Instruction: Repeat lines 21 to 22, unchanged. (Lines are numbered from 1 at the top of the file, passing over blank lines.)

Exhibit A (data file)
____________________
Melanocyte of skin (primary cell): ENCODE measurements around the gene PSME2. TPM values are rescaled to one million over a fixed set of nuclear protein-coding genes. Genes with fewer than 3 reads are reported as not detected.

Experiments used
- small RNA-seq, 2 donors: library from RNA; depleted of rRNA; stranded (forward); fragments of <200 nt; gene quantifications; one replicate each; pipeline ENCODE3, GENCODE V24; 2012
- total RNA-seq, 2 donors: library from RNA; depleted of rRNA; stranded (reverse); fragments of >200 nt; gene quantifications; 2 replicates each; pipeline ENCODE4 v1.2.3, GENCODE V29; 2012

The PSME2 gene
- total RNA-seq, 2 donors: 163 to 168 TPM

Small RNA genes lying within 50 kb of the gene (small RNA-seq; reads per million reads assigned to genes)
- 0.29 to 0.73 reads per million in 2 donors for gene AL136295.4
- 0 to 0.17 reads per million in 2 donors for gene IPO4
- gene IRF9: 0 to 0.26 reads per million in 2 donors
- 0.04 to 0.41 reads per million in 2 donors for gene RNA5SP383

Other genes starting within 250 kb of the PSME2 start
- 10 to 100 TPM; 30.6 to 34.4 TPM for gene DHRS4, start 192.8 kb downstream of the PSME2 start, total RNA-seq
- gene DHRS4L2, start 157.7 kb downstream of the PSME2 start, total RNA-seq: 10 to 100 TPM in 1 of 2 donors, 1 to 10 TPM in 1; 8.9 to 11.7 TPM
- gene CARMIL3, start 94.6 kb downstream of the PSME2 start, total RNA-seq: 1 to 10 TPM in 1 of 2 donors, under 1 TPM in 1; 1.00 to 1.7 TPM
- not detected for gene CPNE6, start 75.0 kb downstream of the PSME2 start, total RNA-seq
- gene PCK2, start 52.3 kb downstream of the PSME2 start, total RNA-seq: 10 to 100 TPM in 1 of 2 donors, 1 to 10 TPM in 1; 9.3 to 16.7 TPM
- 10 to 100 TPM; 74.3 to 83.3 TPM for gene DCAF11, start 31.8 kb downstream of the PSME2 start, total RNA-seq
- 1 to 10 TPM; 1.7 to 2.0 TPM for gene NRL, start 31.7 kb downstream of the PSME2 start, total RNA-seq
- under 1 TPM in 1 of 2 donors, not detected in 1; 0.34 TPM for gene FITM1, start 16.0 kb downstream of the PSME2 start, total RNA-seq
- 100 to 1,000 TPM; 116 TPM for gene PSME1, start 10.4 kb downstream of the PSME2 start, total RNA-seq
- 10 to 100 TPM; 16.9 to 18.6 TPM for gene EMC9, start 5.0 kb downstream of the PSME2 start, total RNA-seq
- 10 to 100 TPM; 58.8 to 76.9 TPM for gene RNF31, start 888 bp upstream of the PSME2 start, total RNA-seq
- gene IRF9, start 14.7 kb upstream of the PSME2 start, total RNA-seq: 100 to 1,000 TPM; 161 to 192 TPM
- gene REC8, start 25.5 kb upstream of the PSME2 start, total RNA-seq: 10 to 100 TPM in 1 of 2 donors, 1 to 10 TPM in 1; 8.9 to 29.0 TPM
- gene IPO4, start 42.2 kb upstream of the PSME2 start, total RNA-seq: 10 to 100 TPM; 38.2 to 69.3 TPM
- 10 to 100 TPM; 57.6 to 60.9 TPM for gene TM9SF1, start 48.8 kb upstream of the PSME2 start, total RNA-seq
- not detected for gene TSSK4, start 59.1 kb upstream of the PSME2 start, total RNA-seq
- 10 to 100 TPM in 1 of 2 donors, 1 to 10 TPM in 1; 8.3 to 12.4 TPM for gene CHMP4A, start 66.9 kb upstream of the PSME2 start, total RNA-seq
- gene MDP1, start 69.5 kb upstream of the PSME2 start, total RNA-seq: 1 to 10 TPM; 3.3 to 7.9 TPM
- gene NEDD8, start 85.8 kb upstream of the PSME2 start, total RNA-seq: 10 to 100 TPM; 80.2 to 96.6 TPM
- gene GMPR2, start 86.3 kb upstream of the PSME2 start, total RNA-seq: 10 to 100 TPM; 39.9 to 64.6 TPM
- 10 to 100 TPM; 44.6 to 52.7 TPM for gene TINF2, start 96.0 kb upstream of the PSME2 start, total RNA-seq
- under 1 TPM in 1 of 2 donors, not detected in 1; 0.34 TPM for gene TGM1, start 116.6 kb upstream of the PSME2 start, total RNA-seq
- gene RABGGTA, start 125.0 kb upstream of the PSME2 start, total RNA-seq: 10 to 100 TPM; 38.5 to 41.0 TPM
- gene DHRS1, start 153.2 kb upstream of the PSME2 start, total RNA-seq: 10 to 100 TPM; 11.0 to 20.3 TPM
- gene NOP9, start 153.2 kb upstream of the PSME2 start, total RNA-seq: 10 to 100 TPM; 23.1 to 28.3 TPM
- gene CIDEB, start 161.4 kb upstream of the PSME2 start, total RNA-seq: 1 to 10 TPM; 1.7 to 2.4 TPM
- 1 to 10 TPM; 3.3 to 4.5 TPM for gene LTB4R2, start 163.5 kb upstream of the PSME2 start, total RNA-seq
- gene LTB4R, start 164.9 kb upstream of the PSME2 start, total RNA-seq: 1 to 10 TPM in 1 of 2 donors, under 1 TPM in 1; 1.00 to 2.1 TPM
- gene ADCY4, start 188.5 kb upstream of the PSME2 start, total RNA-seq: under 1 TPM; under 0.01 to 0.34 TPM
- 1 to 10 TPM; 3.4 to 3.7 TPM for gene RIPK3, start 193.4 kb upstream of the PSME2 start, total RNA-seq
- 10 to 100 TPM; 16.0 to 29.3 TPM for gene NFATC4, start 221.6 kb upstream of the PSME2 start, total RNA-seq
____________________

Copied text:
- 100 to 1,000 TPM; 116 TPM for gene PSME1, start 10.4 kb downstream of the PSME2 start, total RNA-seq
- 10 to 100 TPM; 16.9 to 18.6 TPM for gene EMC9, start 5.0 kb downstream of the PSME2 start, total RNA-seq